"I hate Glenn Greenwald and would never support his work but fascist persecution of journalists is bad" is my favorite genre of tweet today pic.twitter.com/ti9kceNYva
— Jacob Silverman (@SilvermanJacob) January 21, 2020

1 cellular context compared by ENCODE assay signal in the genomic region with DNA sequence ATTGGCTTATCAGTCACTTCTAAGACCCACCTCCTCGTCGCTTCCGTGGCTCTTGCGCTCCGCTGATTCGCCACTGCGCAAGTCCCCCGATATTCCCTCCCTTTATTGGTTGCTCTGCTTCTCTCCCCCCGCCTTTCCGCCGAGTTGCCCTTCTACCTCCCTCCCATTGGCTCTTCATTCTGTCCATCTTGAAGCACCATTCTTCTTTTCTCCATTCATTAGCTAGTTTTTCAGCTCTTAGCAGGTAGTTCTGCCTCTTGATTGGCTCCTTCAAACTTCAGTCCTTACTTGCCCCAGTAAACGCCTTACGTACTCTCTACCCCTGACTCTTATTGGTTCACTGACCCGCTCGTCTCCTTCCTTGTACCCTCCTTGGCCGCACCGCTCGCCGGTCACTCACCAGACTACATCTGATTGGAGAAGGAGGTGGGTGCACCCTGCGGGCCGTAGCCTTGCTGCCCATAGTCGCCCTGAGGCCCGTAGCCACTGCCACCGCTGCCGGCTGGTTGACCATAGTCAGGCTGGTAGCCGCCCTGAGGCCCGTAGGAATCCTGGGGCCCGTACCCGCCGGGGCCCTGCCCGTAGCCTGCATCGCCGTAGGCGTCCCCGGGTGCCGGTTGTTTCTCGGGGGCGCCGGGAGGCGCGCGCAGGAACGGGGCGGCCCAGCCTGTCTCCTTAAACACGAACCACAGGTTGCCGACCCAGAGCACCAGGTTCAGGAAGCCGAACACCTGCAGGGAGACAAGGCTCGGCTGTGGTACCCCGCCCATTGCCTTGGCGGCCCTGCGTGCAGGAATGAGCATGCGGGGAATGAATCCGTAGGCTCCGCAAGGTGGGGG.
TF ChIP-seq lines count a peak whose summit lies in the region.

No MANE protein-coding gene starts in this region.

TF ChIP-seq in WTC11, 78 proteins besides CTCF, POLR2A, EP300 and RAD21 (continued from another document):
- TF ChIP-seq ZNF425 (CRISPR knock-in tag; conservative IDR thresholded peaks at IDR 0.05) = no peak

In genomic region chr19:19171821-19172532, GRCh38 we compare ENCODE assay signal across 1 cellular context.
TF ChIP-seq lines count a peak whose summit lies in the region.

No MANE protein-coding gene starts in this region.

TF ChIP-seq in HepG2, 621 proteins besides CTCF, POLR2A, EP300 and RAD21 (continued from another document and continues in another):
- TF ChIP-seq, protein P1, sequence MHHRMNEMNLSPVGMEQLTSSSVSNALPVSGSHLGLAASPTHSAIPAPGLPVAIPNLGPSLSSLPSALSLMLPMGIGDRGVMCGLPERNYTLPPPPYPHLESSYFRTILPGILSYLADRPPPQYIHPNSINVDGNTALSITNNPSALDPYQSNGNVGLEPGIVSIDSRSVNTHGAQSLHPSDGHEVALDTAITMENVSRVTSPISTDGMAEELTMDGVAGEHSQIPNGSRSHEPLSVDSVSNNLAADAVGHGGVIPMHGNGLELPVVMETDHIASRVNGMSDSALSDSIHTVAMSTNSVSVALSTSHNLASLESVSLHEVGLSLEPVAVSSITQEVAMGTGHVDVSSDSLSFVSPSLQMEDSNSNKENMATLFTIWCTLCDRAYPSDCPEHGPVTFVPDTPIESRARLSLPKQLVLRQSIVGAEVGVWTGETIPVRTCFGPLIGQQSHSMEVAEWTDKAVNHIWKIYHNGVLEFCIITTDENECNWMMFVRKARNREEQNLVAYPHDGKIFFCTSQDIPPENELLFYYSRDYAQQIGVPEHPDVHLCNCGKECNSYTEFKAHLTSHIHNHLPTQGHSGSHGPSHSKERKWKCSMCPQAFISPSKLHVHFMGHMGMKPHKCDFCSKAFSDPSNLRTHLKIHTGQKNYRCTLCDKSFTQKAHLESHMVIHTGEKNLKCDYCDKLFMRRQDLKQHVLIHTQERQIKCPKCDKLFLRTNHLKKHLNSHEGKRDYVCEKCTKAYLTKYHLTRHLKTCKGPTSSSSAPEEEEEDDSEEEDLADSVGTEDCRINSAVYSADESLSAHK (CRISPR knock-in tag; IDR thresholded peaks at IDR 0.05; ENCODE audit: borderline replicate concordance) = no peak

Greenwald was originally a lawyer and blogger, before transitioning into journalism during the Bush administration, writing for Salon then The Guardian, before founding investigative news website The Intercept in 2014. He is a prominent doubter of RussiaGate and is not afraid of debate or argument. For his open skepticism of the idea that Vladimir Putin decided the 2016 elections, he claims he has been effectively blacklisted from MSNBC and other liberal networks, although he has appeared on Fox’s Tucker Carlson Tonight. This and many of his contrarian positions have led to allegations that he is a far-right asset. Greenwald strongly contests this, pointing to the fact that he has devoted his life defending the rights and civil liberties of Muslims and other minorities from increasingly authoritarian administrations, and that he is an openly gay man, married to David Miranda, a Brazilian Congressman from the Socialism and Liberty Party, both under fire from a genuinely fascist government in Brazil. On the Useful Idiots podcast, he revealed that his resistance to Bolsonaro’s administration has taken a serious toll on his own family’s liberty, noting that they must travel everywhere in armored cars escorted by armed guards.